Parents get a lift for school week

November 06, 1994|By Suzanne Loudermilk | Suzanne Loudermilk,Sun Staff Writer

The Harford County government has made arrangements to provide free bus transportation to Edgewood parents so they can attend school conferences tomorrow and visit classrooms during American Education Week, Nov. 14-18.

"We're doing this pilot because we want to get parents out to the schools," said County Executive Eileen M. Rehrmann, who announced the endeavor recently at a gathering of school volunteer coordinators.

"This is a result of what happened at our last spring meeting," Ellen G. Tracy, supervisor of elementary schools, told the group of about 100 people at Harford Community College. After the spring session, volunteers approached Mrs. Rehrmann seeking a way to provide transportation for some parents.

William Paca/Old Post and Magnolia elementary schools are the project's beneficiaries. They were picked because many of the parents in that area do not have cars or are one-car families, said James Macgill Jr., director of the Office on Aging, which oversees the county's transportation system.

"We've never done it before," he said of the transportation for parents. "We want to build a good relationship between the schools and the community."

On conference day and during Education Week, two county buses will follow the same routes as the school buses from 8:30 a.m. to 1:30 p.m., shuttling parents hourly.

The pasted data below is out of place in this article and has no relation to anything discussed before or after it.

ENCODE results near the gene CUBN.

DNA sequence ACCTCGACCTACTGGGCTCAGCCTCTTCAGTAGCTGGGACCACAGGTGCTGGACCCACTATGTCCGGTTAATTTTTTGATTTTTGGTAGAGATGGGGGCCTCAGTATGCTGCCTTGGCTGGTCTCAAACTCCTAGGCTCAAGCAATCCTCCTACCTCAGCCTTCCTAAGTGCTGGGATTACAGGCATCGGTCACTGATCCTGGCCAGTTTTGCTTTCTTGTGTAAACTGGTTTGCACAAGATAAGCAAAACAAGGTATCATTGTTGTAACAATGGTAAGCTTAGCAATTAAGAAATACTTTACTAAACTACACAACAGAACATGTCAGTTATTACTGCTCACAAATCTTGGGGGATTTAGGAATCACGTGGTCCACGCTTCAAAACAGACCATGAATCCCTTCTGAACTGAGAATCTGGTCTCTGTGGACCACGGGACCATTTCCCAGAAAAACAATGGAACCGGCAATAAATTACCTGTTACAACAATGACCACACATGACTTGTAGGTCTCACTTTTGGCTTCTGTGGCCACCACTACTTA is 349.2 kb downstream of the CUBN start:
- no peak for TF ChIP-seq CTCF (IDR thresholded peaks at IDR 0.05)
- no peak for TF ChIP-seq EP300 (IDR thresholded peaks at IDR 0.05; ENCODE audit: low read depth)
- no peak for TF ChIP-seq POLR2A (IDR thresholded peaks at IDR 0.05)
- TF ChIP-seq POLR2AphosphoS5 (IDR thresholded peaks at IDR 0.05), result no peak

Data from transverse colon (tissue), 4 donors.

"We'll be collecting data to find out how many use it and if we can continue the partnership with the county," Mrs. Tracy said.

Other types of partnerships also were discussed at the meeting.

Patricia Bonnie of the Harford County Chamber of Commerce and Sam Frost of Aberdeen Proving Ground urged the volunteers to seek relationships with local companies.

"There are many ways a business can become involved," said Mrs. Bonnie, a former school volunteer, adding that it doesn't always have to be fund-raising. She cited a school that used the financial services of a business to develop its budget and another that received shrubs from a landscaping company.

Mr. Frost talked about his mentoring efforts at Hall's Cross Roads Elementary in Aberdeen. He goes to the school once a week for about 45 minutes to read or just talk to a student.

"It gives these kids encouragement," Mr. Frost said. "They can't believe you come back."

Barbara Wurster, a teacher at Youth's Benefit Elementary School, oversees a homework club, in which volunteers from Fallston High School work with younger children who are having trouble completing class assignments.

Her daughter, Catherine, a freshman at Fallston, is one of this year's 48 volunteers. "A lot of us want to be teachers. It's good for everyone," the teen-ager said.

"It's a phenomenal program," Mrs. Tracy added. "It points out that student achievement is our ultimate goal."

At the other end of the age spectrum, 65-year-old Al Morey told the volunteers about Generations Together, an initiative sponsored by the American Association of Retired Persons, the Harford County Retired Teachers Association and the school system. Its goal is to create better understanding between age groups, he said.

"It's important for children to see seniors in action," said Mr. Morey, a retired Bel Air High School teacher.

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